Eurovision bugs Cyprus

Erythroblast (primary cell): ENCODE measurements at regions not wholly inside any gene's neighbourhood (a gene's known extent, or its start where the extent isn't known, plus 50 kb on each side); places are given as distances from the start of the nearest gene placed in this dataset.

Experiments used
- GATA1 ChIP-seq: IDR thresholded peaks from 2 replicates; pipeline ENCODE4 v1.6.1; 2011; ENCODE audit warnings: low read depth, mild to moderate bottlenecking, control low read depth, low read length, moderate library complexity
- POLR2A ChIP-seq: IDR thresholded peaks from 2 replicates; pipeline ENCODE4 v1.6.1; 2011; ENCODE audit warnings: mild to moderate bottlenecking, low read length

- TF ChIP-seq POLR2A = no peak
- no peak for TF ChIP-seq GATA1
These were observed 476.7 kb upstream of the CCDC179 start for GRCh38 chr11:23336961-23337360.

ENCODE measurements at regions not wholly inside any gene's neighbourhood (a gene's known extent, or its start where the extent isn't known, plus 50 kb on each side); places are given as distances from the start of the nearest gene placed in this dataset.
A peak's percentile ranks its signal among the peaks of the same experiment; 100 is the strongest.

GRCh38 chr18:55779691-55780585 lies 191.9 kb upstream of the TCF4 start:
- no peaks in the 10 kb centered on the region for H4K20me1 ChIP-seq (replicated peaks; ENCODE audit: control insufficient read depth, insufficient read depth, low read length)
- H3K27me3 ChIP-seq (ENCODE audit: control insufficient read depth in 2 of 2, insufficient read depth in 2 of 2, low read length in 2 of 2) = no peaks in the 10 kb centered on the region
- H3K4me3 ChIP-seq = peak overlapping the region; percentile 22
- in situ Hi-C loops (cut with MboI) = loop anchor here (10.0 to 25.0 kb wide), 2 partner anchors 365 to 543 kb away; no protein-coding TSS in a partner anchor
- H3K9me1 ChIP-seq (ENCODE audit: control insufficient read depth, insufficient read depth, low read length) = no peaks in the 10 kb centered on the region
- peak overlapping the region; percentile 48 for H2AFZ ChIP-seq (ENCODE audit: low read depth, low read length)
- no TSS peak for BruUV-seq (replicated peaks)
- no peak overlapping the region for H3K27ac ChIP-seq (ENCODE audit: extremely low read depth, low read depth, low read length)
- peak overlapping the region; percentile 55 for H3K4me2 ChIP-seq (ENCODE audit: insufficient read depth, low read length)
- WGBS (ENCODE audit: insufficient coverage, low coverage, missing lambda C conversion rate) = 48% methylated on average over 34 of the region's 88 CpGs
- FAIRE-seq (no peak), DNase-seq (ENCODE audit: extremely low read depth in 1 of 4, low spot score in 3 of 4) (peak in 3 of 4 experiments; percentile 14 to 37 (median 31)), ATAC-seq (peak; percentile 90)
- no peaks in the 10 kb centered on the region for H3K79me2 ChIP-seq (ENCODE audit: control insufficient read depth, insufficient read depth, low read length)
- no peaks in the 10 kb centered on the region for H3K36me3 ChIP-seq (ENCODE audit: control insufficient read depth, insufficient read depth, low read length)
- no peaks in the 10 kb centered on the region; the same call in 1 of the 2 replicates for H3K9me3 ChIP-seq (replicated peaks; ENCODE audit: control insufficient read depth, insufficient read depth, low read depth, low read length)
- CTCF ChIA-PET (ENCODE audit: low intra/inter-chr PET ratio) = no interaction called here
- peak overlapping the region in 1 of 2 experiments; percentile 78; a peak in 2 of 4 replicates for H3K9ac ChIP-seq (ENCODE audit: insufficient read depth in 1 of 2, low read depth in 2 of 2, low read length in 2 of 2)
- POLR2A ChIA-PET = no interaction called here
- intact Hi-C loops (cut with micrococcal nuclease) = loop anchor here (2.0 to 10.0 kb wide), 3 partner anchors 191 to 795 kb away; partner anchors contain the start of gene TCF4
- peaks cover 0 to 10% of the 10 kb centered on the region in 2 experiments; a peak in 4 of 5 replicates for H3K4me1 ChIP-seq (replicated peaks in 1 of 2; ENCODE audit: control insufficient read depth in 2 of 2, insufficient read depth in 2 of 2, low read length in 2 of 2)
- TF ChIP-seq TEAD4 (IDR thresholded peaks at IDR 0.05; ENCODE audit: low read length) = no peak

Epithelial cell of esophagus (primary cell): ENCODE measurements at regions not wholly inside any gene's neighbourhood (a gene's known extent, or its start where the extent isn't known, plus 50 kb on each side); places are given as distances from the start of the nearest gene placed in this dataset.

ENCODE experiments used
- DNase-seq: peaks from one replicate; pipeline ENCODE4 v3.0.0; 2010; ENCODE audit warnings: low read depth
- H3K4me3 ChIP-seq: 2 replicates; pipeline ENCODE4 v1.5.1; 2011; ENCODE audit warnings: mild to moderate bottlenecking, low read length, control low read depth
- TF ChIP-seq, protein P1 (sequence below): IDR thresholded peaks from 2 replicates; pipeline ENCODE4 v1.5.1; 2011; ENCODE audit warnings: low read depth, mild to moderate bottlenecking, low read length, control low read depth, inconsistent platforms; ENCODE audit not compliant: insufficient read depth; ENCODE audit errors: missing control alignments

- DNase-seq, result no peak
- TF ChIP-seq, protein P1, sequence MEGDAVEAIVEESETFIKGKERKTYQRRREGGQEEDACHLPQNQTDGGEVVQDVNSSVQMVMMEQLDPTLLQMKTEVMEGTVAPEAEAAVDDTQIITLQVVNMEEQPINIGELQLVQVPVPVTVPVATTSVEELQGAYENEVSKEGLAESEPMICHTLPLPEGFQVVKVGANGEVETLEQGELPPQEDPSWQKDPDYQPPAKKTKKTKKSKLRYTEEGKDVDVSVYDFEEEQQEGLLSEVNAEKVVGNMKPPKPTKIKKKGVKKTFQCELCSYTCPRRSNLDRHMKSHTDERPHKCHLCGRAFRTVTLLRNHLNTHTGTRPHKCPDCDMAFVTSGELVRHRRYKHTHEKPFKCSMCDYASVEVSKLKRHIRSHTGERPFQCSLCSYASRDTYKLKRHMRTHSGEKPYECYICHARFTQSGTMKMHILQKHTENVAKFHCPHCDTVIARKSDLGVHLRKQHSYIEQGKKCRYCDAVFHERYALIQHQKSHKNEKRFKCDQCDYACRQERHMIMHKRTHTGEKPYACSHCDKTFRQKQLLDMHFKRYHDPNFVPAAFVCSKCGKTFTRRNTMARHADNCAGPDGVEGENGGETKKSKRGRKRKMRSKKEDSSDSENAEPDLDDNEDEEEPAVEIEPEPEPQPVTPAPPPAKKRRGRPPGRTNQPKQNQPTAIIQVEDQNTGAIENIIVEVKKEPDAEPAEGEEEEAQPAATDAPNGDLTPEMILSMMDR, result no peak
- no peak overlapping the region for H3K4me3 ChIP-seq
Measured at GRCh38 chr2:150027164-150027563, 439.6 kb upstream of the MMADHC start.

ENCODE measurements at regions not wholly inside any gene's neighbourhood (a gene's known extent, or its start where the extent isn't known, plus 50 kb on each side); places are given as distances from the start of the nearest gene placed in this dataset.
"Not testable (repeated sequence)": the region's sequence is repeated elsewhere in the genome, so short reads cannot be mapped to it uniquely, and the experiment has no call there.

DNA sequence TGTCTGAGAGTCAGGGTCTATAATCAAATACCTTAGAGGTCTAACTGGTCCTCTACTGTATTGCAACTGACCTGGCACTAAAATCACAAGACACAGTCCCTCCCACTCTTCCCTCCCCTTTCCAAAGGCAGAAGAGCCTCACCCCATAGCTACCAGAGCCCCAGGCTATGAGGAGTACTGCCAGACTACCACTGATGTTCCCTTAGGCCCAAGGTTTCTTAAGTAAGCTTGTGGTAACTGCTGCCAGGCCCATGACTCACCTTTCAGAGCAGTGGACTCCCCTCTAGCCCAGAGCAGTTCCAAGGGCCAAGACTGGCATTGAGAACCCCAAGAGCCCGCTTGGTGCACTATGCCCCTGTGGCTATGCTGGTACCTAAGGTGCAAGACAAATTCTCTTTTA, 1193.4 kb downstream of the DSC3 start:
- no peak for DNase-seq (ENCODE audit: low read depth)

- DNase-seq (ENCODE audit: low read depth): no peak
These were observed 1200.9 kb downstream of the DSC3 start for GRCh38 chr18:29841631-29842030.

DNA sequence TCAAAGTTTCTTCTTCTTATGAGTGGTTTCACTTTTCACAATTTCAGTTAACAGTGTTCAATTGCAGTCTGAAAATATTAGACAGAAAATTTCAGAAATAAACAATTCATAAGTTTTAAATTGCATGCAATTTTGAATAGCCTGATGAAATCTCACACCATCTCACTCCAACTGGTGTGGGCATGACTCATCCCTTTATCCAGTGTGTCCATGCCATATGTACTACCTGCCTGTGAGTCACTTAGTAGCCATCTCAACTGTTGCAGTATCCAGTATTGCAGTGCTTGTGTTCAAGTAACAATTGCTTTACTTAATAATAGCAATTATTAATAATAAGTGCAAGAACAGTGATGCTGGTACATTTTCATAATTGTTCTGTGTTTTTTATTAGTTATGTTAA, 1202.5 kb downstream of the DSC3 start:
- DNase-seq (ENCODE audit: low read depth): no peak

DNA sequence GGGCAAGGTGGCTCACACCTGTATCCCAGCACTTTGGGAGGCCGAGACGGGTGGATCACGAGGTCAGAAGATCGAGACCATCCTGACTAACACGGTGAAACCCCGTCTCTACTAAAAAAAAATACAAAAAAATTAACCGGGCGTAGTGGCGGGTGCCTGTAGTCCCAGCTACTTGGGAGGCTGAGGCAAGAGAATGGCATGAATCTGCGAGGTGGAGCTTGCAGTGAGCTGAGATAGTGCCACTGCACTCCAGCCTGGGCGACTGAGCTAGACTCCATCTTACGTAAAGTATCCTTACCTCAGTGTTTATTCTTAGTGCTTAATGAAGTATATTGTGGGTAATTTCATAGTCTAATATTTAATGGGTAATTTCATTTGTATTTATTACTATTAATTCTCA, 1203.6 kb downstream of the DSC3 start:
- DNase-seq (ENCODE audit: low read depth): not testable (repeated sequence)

NICOSIA (Combined reports) – If anyone thought the Eurovision song contest wasn’t about politics, they should think again. Soul-searching has begun in Cyprus after the island, divided between Greek and Turkish Cypriots since 1974, gave an unprecedented eight points to Turkey in the annual Pan-European pop music competition. Turkey’s entry, Sertab Erener, belly-danced her way to victory in the contest in Latvia on Saturday. The longtime rivals traditionally snub one another in the glitz and kitch-fest, but telephone voting by the Greek-Cypriot public this time around has set the island abuzz with speculation. Was it rigged? Was Cyprus trying to win favor with Ankara after the recent easing of checkpoint crossings on the island? Was it taking the moral high ground as a future European Union member or was it simply a matter of musical taste? Media speculated yesterday about a conspiracy to send a political message to Turkey, which occupies the island’s northern third, a month after Turkish-Cypriot authorities lifted the barrier on crossings between the two sides. The nationalist newspaper Machi asked why the Cyprus Broadcasting Corporation’s (CyBC) presenter said when revealing the points distribution: «Europe, peace to Cyprus, Turkey eight points.» There were allegations that the tele-voting was rigged by CyBC, the state-run channel of the internationally recognized Greek-Cypriot government in the island’s south. The corporation hit back by publishing the results of the public tele-vote, which, as usual, gave Greece the top spot with 2,243 of the total 6,792 cast, followed by Russia with 506 and Turkey with 489 votes. A straw poll in the right-wing daily Simerini indicated mixed feelings among Greek Cypriots, with some calling the points awarded «unacceptable,» while others thought it was a good move to help improve relations. «It’s a harmless way of sending a message without incurring any real political cost,» sociology professor Nicos Peristianis told AFP. He said feelings of rapprochement are running high since Turkish-Cypriot authorities eased decades-old travel restrictions on the divided island last month. So, was it a conspiracy or did Greek Cypriots simply enjoy Erener’s explosion of rhythm – along with the rest of Europe? Views differed on the streets of Nicosia. Many said they liked the song, others were critical of the vote. «Why should we help them when they have brought so much distress to Cyprus?» one woman told the Simerini newspaper. «If it was youngsters who voted for Turkey, I can only assume they don’t share the same nationalist feelings others have had since the invasion,» said music producer Philippos Pavlou. Turkey, meanwhile – which is ambivalent about a reunited Cyprus – stayed true to form, giving the Cyprus entry no points. With Turkey’s success, political fallout is possible next year, when Ankara hosts the 2004 contest, including Cyprus, a country Turkey does not recognize. Turkish troops seized northern Cyprus in 1974, responding to a coup in Nicosia aimed at uniting the island with Greece. The island’s future has become a live issue again with the failure of a UN-sponsored peace plan coupled with the Republic of Cyprus’s imminent entry into the European Union, which Turkey also has aspirations of joining. (Reuters, AFP)

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